I had designed a website that had a slider on its homepage that showed the last three “featured” news articles. The setup was fairly easy. All the users had to do was to flag a checkmark “Featured” and upload an image that was big enough. However, it never took off, with me questioning what was the problem. PEBCAK? (Google that)

After some time, I decided to change the label of the checkmark from “featured” to “slider”. 10 seconds work.

But it worked. Apparently, the users never understood “featured” but did understand “slider”.

So, whenever you design a website for somebody, make sure they understand how the backend works. Speak their language.

Fear as a business model

Last week, Jay Z and some others announced their “rescue” of modern day music consumption. Tidal. Uh yes. Absolutely. Consumers are definitely waiting for another music subscription service. Especially one that serves them the music at truly high bitrates, rapidly consuming everybody’s data plans, against a fee that is twice as much as Spotify, while 90% of the market is consuming over low budget headphones anyway.

And why?

Jay Z and buddies feel they don’t get paid enough by companies like Spotify. Well, it is true of course that Spotify is making a whole lot a money so one could doubt whether their margins are too big. On the other hand: Beyonce bought Jay Z a $50 million private yet for fathers day. That is pretty much the amount that I would spent on a father’s day gift, multiplied by one million.

So they’re using fear as a business model. Their fear, to become less rich, drove them to do this. A marginally better service at a double price. A selfish-millionaire centric business model, not a customer centric one, with bitrate as the only differentiator. Call that innovation.

Presentations – New Style

Quite a lot of people have a love-hate-relationship with Powerpoint or Apple’s equivalent Keynote. And I can understand why. I have seen some truly fascinating slideshows, that really were able to get a message across. But more often, too much information is pasted into one slide, making the slide and its presenter totally irrelevant. Prezi did a good job a few years back by, sort-of, reinventing presentations, but in the end, their product is the same as the two mentioned earlier.

So what makes a good presentation good? It isn’t found in the slides. Nor the technology or the animations, or the lighting settings. It is the presenter that makes a good story. And what makes a good presenter good? His (or her) ability to get a message across.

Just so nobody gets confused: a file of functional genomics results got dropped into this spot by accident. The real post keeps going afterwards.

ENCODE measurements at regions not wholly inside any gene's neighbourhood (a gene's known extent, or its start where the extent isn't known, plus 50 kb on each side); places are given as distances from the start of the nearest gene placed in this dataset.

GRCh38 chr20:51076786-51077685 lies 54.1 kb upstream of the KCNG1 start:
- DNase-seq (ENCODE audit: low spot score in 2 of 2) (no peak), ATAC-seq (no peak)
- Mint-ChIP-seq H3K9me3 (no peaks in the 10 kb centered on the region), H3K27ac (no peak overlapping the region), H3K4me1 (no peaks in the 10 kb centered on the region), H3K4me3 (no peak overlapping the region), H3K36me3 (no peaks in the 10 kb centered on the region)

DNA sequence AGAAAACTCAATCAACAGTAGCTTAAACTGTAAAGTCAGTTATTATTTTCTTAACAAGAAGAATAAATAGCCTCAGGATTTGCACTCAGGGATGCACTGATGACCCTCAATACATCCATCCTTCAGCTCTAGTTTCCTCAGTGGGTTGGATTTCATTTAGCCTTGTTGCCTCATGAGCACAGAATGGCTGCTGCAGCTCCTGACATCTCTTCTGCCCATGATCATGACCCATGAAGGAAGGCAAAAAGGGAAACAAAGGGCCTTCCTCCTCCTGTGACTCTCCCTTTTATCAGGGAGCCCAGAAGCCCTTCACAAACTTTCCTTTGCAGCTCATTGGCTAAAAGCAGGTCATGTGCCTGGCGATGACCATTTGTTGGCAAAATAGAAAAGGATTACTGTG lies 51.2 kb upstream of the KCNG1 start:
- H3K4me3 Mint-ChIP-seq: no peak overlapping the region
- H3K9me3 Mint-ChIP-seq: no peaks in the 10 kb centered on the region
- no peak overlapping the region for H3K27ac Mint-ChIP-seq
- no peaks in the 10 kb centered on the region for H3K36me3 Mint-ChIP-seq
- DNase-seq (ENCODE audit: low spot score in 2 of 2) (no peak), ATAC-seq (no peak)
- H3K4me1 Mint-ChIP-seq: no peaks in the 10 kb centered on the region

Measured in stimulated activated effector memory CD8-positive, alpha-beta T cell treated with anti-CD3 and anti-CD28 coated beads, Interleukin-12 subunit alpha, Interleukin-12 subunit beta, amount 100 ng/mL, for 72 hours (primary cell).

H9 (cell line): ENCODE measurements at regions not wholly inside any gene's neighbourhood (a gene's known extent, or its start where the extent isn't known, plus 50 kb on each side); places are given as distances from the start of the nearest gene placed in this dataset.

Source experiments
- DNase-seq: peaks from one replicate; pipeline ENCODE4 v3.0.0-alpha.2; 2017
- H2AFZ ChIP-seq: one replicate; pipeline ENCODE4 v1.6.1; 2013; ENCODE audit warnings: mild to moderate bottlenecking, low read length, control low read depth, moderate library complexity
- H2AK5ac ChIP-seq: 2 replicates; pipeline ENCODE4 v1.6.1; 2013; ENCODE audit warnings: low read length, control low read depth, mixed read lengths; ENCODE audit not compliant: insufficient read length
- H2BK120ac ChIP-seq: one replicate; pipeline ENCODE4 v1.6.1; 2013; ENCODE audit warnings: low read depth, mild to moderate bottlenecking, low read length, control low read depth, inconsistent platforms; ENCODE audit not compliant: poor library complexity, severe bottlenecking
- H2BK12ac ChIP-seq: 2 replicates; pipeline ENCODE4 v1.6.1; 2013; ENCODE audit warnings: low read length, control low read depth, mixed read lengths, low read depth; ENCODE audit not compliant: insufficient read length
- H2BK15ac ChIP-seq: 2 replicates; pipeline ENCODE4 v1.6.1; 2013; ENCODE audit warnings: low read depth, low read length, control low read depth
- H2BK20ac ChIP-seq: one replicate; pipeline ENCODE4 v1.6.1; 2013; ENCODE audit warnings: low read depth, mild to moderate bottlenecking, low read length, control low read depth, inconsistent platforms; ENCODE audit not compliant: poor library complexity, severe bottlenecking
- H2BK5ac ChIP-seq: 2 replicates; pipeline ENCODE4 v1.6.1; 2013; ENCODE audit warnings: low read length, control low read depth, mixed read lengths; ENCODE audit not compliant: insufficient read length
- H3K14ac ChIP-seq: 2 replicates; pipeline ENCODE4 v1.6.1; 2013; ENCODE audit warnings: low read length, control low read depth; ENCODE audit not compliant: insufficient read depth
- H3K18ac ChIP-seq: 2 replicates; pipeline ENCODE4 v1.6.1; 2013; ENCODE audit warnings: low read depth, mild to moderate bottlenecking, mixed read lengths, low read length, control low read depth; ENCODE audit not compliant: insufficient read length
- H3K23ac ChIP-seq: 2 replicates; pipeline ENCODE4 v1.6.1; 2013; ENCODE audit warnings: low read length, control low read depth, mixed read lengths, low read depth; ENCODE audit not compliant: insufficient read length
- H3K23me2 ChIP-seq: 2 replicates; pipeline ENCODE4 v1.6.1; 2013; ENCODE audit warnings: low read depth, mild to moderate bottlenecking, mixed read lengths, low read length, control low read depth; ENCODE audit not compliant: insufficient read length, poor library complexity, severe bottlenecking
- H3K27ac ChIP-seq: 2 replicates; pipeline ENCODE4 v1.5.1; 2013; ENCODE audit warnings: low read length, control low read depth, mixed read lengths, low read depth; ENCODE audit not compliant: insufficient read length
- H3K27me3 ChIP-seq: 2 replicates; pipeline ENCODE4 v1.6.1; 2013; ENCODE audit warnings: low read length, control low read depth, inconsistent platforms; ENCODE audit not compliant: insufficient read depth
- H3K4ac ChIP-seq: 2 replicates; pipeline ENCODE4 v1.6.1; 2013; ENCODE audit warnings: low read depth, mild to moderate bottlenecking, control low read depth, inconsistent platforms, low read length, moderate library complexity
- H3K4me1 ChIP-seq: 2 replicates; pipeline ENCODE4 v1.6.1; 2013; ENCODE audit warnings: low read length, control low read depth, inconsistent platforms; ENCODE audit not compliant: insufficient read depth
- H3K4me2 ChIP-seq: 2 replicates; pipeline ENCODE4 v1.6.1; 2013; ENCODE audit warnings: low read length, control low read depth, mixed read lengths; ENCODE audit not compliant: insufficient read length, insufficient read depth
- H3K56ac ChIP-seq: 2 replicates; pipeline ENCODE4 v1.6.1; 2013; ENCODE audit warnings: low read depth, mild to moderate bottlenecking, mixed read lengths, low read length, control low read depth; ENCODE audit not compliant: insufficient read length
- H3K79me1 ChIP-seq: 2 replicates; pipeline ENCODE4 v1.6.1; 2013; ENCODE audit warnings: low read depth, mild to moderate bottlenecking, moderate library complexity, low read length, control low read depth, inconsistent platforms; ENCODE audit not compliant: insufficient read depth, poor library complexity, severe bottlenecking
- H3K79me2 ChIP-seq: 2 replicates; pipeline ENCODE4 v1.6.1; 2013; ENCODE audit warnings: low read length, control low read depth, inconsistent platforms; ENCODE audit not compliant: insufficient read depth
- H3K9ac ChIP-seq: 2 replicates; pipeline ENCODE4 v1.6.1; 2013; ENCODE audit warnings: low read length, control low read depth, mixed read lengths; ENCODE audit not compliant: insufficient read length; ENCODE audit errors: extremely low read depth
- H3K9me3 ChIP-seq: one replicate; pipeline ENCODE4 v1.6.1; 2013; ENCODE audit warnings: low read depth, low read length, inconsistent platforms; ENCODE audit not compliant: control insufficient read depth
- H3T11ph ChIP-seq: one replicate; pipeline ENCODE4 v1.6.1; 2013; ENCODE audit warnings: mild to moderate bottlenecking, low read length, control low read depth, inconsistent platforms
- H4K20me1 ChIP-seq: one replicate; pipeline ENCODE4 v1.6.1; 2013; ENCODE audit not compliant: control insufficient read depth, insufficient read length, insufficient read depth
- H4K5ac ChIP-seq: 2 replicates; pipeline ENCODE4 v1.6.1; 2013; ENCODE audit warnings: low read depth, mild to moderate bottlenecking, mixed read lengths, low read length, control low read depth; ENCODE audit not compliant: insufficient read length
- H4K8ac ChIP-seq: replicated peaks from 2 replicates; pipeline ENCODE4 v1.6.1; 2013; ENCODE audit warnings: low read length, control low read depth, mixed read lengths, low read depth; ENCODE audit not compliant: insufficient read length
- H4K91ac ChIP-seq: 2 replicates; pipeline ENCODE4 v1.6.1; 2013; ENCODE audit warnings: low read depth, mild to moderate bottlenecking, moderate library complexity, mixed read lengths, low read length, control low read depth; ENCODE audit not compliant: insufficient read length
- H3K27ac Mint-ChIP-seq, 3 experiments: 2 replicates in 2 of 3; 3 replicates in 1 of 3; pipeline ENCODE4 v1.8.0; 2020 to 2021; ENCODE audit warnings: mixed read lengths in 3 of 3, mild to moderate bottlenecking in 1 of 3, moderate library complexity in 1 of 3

So if there’s nothing in the technology used, why don’t we start with a blank sheet? Yes, that’s all. No images, no animations, just a blank sheet. Feel free to use a digital sheet, for example Paper or another tool, but start with a blank sheet. Start telling your story and use your iPad as a tool to give some additional explanations if required. not as your guidance if you’ve lost your storyline. You better learn that inside out anyhow.

I have yet to try it myself but am curious for the results.

Voice assistants – How to make them smarter

Nowadays, we live in and age where we’re accompanied by digital voice assistants. I own an iPhone and therefore have access to one of these creatures as well. Mine is known as Siri, speaks Dutch (but in beta) and I try to talk to him (beta stuff only has a male voice) every now and then.

And I have to admit Siri is quite good. There are however two suggestions I would like to see realized here:

  1. Connect voice commands. If I would ask you who the current president of the US is and who he’s married to, you would know that the second question relates to the first. Siri currently doesn’t, while this shouldn’t be that hard. I mean, while I am figuring out what to ask next about Mr. Obama, Siri could take a quick look at it’s internal Wiki page, summing up all the related information.
  2. Select language through voice commands. I frequently communicate in both Dutch and English and would prefer to be able to send out communications in both languages through Siri. However, Siri’s language can only be changed through the settings app. Wouldn’t it be cool to tell Siri: “Please switch to Dutch now”.

So, dear Tim, if you’re reading this, let me know if you think it’s worth trying.